520: No Place Like Home
Mar 14, 2014
There are lots of ways we define where we're from. And whether we're proud of it, or ashamed of it, love it, hate it, miss it or are trying desperately to get back to it — where we're from is always a big part of who we are. This week, stories of people who are, in good ways and bad ways, coming to terms with the places they call home.
- Host Ira Glass tell the story of a city pride campaign in Calgary, Canada. He speaks with life-long Calgarian Ken Lima-Cuelho who explains how much people in the city loved the campaign — and the song at the center of it, "Hello Calgary." Except, Ira, and the song's composer, Frank Gari, have some bad news for Ken. (8 minutes)
- James Spring tells the story of the "Caminata Nocturna" — a simulated illegal border crossing run by a small town in Mexico. The event was recently criticized by conservative media as a training camp for illegal immigration. Spring explains that the Caminata Noctura actually caters to middle-class and upperclass Mexicans — people who would never attempt to sneak into the US. He also explains that the whole thing was actually created with hopes to keep people in Mexico, not send them away. James did a Spanish language version of this story for Radio Ambulante. (18 minutes)
- Seth Freed Wessler reports on people going the opposite direction over the US/Mexico border. Each year hundreds of thousands of people are deported from the US to Mexico — tens of thousands more choose to leave on their own — and lots of them make the journey after years and years living in the states. Wessler explains how customer service call centers in Mexico are capitalizing on the fact that many of these people speak English with American accents. They're hiring such people, and using them to staff customer service lines for American companies. But, for those who've left the US, taking calls over and over from the place they used to call home, it can be a complicated experience. (11 minutes)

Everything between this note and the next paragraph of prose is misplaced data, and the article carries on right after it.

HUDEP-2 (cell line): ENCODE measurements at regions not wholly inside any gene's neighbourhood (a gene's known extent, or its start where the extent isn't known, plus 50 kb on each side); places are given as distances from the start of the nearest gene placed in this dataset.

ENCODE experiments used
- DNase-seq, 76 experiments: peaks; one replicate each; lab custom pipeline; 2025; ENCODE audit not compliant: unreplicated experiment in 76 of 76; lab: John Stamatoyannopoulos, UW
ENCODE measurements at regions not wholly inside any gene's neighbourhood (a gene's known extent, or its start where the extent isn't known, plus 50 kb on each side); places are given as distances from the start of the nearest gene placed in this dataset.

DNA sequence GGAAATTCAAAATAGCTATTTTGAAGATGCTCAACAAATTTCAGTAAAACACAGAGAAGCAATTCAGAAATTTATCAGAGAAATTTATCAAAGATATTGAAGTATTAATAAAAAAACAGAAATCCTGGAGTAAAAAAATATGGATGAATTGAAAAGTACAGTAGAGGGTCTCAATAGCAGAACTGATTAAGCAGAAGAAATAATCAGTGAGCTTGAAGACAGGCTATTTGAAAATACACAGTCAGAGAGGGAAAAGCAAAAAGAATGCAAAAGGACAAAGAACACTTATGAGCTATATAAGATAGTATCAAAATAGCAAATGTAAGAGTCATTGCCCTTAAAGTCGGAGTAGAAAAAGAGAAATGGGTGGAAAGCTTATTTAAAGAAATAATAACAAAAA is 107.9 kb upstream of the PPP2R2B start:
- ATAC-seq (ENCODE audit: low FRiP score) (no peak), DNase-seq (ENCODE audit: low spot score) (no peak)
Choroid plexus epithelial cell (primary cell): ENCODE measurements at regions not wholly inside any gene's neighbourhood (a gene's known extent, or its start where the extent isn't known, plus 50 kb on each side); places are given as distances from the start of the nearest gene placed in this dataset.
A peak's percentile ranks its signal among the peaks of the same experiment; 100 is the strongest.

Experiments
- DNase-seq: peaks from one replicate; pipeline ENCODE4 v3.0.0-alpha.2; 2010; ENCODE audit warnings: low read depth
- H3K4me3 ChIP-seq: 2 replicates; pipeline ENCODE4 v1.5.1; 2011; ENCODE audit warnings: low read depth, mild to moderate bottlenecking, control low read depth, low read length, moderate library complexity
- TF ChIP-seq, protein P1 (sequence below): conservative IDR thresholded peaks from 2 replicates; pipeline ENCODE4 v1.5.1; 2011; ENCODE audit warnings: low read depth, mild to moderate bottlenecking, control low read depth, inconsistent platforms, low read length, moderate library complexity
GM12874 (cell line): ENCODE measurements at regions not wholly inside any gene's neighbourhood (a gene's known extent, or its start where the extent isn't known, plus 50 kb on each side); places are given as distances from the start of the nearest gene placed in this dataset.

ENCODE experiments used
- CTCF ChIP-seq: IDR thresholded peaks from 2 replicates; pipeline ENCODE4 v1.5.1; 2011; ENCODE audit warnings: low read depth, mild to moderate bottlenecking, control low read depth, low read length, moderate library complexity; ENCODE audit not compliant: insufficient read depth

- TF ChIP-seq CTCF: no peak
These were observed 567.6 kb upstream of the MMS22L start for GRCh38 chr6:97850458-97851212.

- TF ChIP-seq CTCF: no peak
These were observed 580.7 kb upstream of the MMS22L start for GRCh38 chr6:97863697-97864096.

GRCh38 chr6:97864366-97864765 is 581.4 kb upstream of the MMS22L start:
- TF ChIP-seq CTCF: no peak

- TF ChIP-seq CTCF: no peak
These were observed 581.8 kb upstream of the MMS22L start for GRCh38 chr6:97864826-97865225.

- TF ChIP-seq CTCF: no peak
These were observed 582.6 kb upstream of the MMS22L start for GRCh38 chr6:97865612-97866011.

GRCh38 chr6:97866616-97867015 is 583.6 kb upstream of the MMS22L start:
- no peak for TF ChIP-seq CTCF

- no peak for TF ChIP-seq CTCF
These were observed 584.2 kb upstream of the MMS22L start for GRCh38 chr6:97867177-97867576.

- John Gravois tells the story of a potentially annoying San Francisco food trend: artisanal toast. John explains how, in fact, the trend's origins are very down to earth, and more heroic than annoying. John wrote a version of this story for Pacific Standard magazine, where he is an editor. (17 minutes)